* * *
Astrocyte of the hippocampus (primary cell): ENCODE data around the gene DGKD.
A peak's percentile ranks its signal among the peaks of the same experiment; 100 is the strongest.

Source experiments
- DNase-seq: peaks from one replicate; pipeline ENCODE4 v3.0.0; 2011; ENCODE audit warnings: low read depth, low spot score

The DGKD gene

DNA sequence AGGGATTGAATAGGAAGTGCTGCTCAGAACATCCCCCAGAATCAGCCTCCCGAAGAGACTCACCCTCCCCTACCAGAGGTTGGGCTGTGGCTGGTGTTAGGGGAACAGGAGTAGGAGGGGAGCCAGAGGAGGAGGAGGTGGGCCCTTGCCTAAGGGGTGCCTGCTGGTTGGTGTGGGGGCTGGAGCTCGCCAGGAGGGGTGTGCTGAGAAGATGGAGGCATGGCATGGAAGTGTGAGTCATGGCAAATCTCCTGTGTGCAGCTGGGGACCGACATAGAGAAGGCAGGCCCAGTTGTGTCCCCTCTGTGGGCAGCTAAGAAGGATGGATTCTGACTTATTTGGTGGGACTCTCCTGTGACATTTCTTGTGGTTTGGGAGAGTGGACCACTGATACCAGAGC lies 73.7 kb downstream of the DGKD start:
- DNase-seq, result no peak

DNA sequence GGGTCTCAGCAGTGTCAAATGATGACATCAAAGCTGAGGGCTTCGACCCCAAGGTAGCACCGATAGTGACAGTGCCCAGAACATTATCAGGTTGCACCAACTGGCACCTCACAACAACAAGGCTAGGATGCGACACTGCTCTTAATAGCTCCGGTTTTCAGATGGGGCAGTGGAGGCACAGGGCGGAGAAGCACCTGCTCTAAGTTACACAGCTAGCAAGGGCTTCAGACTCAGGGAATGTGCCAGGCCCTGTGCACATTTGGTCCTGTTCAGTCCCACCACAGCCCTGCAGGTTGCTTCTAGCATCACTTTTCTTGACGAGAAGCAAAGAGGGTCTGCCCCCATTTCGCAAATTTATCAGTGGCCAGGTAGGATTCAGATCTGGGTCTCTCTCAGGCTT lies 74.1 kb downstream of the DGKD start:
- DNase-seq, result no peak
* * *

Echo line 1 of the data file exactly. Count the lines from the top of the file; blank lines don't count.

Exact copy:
Astrocyte of the hippocampus (primary cell): ENCODE data around the gene DGKD.